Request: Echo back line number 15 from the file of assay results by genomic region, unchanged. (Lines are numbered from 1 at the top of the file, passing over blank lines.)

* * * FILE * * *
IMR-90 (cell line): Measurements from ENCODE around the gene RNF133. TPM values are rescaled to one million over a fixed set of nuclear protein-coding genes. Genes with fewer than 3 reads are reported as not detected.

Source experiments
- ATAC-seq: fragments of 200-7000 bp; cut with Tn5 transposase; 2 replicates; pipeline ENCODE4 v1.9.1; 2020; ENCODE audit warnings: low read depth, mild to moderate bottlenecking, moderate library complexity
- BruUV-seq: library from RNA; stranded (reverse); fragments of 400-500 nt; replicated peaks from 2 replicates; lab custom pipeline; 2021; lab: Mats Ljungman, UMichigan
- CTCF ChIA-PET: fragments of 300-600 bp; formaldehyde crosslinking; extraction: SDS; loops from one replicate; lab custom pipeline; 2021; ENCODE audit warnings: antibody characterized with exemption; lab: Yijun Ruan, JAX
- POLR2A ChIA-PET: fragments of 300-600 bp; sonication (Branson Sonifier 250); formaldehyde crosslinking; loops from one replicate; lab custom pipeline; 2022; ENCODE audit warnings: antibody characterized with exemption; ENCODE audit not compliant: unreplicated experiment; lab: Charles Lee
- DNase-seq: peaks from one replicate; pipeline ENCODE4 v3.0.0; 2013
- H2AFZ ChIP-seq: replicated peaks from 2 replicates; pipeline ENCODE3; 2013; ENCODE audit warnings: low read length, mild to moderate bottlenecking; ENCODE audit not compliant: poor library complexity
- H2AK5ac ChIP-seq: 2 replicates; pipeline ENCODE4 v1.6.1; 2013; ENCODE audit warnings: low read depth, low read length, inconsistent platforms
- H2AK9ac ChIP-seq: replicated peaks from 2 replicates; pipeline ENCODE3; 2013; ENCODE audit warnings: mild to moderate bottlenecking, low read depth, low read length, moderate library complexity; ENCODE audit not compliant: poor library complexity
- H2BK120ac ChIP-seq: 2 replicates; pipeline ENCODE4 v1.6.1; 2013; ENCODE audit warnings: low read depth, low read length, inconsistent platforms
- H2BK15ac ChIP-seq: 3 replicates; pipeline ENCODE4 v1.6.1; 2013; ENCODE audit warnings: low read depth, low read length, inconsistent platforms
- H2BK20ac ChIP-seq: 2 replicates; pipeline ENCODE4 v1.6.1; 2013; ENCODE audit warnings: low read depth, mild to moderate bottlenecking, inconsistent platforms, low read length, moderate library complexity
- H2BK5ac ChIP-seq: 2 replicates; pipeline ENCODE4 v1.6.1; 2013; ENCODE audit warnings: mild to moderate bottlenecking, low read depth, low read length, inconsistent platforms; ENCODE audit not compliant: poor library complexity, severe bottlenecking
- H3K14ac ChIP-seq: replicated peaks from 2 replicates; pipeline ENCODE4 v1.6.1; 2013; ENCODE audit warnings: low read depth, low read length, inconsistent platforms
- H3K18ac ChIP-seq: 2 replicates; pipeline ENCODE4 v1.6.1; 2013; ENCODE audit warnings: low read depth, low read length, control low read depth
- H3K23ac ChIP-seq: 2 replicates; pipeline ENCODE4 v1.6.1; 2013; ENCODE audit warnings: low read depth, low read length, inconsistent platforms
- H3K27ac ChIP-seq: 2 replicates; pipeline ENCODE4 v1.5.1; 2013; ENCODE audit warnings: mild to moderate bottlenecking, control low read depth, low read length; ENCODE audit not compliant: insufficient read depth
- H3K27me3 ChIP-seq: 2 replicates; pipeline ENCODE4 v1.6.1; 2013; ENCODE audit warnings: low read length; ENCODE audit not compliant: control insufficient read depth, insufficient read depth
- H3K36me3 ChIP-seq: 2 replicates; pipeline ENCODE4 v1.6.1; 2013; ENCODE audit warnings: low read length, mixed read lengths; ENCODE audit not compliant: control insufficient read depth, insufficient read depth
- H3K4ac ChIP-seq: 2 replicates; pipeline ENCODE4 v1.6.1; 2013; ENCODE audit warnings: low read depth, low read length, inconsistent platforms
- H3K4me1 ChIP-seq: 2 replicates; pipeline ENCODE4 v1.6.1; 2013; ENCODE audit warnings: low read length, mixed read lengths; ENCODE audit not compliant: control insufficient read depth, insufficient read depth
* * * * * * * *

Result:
- H3K14ac ChIP-seq: replicated peaks from 2 replicates; pipeline ENCODE4 v1.6.1; 2013; ENCODE audit warnings: low read depth, low read length, inconsistent platforms